Period problems

Period problems can include dealing with painful periods, losing a lot of blood (called a heavy period) or a period that does not arrive on a regular schedule. Periods can also cause unwanted changes in your mood.

Most period problems like these do not have serious health implications. But they can be difficult to live with and get in the way of your daily life.

For most people, their periods come every 28 days or so (though this can vary from 21 to 38 days) and lasts a few days. It's the stage in the menstrual cycle when there's bleeding from the vagina.

If there are sudden changes to your usual period, it’s a good idea to contact a doctor or clinic. They can check that it’s not a sign of another condition. You should see someone if your period comes with:

  • sudden and severe pain in your abdomen

  • a large number of blood clots in your period

  • strongly unpleasant-smelling discharge

Painful periods

Period pain is usually felt as cramps in the lower tummy. Some people feel it in their back and thighs. The pain can come in intense spasms. At other times it’s duller but could be constant. These cramps usually start when your bleeding begins and last 2-3 days (48–72 hours).

You can help manage the pain at home with:

  • painkillers like ibuprofen, aspirin or paracetamol

  • heat - putting a hot water bottle or heat pad on the area

  • gentle exercise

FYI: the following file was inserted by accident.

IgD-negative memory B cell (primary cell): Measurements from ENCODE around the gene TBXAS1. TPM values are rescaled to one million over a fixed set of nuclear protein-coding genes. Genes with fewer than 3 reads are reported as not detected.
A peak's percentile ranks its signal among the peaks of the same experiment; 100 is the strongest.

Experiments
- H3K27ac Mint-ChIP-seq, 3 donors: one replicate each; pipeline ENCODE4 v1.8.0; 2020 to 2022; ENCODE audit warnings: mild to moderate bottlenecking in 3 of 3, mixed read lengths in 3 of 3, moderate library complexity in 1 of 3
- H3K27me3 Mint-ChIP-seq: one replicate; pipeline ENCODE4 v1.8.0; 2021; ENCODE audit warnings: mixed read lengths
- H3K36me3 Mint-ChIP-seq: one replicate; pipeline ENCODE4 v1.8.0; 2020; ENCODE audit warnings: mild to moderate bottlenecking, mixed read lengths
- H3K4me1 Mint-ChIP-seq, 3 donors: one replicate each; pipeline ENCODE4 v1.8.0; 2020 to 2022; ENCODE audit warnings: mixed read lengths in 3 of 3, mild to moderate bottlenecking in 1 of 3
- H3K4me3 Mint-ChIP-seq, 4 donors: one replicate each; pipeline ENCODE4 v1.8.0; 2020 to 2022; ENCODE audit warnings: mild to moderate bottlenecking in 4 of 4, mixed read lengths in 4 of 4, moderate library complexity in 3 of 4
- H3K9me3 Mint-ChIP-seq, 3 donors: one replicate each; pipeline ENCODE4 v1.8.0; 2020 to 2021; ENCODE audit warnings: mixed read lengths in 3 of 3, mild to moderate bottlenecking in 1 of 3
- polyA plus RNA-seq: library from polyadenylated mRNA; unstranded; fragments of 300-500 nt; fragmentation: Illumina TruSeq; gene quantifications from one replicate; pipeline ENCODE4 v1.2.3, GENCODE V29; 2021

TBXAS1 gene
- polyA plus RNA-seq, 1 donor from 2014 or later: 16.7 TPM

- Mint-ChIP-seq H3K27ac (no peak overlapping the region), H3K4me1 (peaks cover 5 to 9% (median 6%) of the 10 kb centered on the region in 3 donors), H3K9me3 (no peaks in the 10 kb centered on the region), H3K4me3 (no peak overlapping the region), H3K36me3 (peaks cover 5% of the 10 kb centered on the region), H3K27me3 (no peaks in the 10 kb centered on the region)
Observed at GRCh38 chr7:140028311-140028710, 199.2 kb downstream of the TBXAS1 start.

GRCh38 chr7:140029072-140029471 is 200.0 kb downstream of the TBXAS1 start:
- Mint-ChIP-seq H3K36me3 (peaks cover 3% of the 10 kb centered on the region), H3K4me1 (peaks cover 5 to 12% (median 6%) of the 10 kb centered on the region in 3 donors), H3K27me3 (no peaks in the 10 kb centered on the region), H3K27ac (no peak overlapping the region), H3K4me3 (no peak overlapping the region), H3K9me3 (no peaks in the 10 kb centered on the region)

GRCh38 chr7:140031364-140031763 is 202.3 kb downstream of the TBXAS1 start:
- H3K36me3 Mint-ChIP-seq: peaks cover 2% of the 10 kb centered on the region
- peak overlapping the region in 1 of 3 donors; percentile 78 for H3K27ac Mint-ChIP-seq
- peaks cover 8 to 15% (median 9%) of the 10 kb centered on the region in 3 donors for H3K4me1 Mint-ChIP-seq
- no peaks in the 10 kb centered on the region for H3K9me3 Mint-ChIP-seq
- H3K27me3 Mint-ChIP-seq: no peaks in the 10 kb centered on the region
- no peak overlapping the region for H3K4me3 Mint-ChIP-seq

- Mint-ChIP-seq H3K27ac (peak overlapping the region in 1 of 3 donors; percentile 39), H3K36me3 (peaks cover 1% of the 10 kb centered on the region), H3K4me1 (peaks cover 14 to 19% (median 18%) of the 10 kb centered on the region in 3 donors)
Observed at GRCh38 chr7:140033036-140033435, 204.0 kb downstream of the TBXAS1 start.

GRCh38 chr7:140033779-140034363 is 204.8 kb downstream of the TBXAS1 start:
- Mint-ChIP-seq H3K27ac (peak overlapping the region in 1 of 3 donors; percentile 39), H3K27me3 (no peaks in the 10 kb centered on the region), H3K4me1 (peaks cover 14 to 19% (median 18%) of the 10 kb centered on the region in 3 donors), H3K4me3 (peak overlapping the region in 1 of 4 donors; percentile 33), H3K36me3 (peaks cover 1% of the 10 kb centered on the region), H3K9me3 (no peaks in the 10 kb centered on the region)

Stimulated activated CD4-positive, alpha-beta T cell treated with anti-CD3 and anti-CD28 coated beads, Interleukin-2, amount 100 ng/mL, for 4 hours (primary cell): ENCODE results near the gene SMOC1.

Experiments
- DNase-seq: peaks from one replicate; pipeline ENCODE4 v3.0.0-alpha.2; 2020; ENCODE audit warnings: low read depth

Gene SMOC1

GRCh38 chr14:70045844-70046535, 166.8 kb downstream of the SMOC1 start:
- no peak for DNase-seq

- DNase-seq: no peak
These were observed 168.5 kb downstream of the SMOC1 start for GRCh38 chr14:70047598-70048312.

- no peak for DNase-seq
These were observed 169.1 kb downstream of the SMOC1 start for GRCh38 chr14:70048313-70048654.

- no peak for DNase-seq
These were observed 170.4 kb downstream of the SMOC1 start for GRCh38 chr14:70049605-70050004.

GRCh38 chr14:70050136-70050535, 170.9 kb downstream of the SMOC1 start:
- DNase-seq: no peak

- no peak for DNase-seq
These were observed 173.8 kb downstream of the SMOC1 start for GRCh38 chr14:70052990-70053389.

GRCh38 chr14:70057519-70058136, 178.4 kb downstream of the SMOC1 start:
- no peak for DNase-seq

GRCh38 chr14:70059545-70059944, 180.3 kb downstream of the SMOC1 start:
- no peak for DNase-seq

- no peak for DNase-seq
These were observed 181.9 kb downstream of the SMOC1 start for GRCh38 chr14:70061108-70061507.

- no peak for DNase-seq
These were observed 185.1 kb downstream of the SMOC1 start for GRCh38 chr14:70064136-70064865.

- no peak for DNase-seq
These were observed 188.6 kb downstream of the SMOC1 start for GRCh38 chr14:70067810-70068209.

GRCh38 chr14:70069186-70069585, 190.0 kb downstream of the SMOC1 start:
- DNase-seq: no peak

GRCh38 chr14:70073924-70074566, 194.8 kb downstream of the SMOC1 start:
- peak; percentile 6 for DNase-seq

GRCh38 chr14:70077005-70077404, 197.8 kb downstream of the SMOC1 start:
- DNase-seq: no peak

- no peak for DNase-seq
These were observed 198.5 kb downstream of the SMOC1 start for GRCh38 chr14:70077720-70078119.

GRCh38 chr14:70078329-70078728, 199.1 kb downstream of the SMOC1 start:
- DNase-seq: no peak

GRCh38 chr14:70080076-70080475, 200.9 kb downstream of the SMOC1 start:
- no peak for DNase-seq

• massaging the area using light, circular movements

What causes it

When you have a period, the muscular wall of the womb tightens (contracts). These contractions can have different strengths. They can feel different from period to period, as well as from person to person.

The contractions help remove blood and tissue from the womb. But they can also compress the blood vessels that line the womb. This briefly cuts off the oxygen supply to the tissue. The lack of oxygen causes the release of chemicals that trigger pain.

Occasionally, period pain can be caused by an underlying medical condition, such as endometriosis, fibroids or pelvic inflammatory disease. If it's not caused by a condition like this, period pain often improves as you get older.

When to get help

If your period pain is severe, your GP can help you discover whether another medical condition is causing it.

Once they’ve ruled out any cause for concern, they may recommend you try a form of contraception, such as the combined pill, which can help to ease period pain.

Heavy periods